List | China Events | Culture of China | Festivals in China | History of China | Land of China | Chinese Architecture | Chinese Medicine | People in China | China Tales | Buddhism & Daoism | Feng Shui | Mysticism | Martial Arts | Chinese Food

Home >> China Events

The Powerless Nights in Powerful Snowstorms (2)

4 February 2008
 

In subtropical Guizhou Province, normally there is no need for having heating devices at home in winter, but now it becomes imperative for us to get iron heating stoves or hot-water bags. Charcoals were initially sold for 300 yuans per hundred kilograms, on the second day of the power cut, the price went up to 500 yuans. And it keeps rising, from 800 yuans, 1000 yuans to 1200 yuans (AUD$200), although there is news saying some of those who demanded high price have been fined. The another high demand product is candle, which was 40 cents each previously. Since the power cut the price at one point soared ten-fold. There is no fuel at petrol stations, and you’ll have to purchase it from black market, which cost 8 yuans per litre.

Many restaurants have shut down, while those still open, they have to make rice noodle and tofu in old ways - with stone grinder. Fortunately, the mobile connections are still active, the problem is how to find a place to recharge batteries.

According to my mother’s friend working at the Food Bureau, there are only about 10 tons of rice in the city, as without power, the fresh rice crops cannot be threshed. Vegetables are scarce, since few peasants are able to come to the town to sell the fresh cuts. Water pipes have frozen, and we have to use hot water to thaw the pipe.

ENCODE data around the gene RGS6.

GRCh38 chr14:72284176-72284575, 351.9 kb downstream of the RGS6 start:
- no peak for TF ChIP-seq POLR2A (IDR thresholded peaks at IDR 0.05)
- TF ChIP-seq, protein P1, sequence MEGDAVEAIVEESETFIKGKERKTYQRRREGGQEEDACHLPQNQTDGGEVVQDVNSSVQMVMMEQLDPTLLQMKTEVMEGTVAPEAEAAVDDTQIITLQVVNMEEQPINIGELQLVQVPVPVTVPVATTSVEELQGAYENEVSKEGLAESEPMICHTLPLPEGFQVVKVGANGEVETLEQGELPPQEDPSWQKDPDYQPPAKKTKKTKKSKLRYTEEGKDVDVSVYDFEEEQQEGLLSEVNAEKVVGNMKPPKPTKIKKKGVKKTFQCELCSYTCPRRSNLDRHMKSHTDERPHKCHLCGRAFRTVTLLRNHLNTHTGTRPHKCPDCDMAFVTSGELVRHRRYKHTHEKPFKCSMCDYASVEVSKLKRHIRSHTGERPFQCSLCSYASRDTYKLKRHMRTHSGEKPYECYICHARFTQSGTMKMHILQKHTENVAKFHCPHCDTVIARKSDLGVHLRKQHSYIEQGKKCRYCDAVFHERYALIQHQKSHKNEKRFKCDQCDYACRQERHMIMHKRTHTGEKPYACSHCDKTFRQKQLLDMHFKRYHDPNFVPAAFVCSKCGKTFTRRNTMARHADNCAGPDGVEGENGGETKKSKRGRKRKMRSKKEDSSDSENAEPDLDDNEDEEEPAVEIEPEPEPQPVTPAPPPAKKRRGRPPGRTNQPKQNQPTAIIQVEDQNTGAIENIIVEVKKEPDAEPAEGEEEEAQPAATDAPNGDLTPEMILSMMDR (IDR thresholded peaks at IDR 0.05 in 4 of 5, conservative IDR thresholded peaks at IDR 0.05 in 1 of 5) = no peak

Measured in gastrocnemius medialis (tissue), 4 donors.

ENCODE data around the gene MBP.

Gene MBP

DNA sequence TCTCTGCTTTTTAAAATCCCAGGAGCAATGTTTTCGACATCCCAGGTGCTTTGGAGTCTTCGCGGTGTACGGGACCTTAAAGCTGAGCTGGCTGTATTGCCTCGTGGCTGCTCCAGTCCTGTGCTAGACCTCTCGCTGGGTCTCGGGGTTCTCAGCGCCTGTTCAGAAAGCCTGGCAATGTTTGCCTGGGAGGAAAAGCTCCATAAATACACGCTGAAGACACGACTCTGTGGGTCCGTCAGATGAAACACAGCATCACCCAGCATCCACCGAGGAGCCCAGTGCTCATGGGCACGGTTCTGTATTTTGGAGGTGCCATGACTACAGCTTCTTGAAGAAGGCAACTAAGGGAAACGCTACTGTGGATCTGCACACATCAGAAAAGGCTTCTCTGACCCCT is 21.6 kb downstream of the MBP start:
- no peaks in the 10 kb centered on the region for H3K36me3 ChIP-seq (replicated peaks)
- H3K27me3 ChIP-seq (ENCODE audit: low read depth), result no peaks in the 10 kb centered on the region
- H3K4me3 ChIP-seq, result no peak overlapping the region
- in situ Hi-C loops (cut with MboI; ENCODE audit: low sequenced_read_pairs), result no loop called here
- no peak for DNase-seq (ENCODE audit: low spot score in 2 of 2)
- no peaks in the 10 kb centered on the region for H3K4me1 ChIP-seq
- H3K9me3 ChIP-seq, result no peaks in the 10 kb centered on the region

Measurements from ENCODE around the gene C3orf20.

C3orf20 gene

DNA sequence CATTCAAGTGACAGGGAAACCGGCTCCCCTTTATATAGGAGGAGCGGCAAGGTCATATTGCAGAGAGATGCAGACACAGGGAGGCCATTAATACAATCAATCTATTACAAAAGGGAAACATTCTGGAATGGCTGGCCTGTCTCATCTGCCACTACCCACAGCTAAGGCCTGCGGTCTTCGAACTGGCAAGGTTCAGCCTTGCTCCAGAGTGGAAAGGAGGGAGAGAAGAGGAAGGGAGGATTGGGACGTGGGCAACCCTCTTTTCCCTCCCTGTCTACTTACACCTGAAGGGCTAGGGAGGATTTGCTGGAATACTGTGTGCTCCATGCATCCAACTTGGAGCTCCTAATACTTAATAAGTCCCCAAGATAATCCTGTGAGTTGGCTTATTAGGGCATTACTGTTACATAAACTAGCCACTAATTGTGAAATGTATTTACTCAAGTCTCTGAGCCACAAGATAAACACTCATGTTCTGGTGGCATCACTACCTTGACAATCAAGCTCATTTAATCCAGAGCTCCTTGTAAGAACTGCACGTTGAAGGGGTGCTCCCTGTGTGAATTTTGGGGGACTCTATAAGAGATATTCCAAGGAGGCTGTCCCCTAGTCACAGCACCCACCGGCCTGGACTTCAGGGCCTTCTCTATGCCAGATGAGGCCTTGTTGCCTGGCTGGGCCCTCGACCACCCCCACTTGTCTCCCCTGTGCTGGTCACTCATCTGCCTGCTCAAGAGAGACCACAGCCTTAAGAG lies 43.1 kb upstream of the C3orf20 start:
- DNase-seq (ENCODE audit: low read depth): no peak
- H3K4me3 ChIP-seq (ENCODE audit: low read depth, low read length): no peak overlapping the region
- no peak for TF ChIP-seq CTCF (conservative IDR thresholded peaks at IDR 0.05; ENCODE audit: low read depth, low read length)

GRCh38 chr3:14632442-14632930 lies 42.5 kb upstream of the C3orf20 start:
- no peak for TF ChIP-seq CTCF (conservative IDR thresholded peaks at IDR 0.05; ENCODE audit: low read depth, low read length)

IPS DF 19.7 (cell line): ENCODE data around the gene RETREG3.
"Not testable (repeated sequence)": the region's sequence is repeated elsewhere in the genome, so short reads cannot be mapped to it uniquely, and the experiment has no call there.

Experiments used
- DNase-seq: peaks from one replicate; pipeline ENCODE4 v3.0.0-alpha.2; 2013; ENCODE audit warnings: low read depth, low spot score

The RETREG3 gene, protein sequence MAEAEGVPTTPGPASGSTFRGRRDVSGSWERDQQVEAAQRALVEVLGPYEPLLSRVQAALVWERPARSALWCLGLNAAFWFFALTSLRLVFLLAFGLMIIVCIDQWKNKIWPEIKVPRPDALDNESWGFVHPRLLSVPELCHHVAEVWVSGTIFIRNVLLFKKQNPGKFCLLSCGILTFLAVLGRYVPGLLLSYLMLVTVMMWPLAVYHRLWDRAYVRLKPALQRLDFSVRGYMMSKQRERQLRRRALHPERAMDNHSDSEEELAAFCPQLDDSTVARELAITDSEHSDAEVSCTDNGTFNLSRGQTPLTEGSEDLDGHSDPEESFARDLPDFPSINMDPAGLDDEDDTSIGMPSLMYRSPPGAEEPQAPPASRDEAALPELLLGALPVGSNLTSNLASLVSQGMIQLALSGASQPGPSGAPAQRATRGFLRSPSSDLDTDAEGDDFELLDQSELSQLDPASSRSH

Life is tough right now, but what makes me truly miserable is when I see my six-month old baby running fever, having diarrhea by catching cold. I lit a charcoal fire in the room, which can only raise the temperature to about 8 or 10°C. Even so, there is too much smoke from the fire for the baby, and I have to carry her outside from time to time. Her voice becomes hoarse from crying day and night, and my heart is broken. For a while I was so depressed that I felt I had been stranded on a desolate island.

Today I have a chance to read news on the Internet and learned Premier Wen is visiting disaster areas in Human and President Hu is working on the emergency plan to restore power supplies, while Net friends from northern provinces have posted tips on how to survive a cold spell. All these make me feel the warmth in the heart, as I realise I’m not alone. There are so many people who do care about us.

(Source: .forum.xinhuanet.com)

Pre: The Powerless Nights (1)
Next: Chinese New Year's Eve Dinner

 
 
RELATED:
 
 
 

A Community

Monkeys huddling together to survive the snowstorms in sub-tropical Guizhou Province

(Photo by 秦刚, xinhuanet.com)

 

Copyright © 2005-2017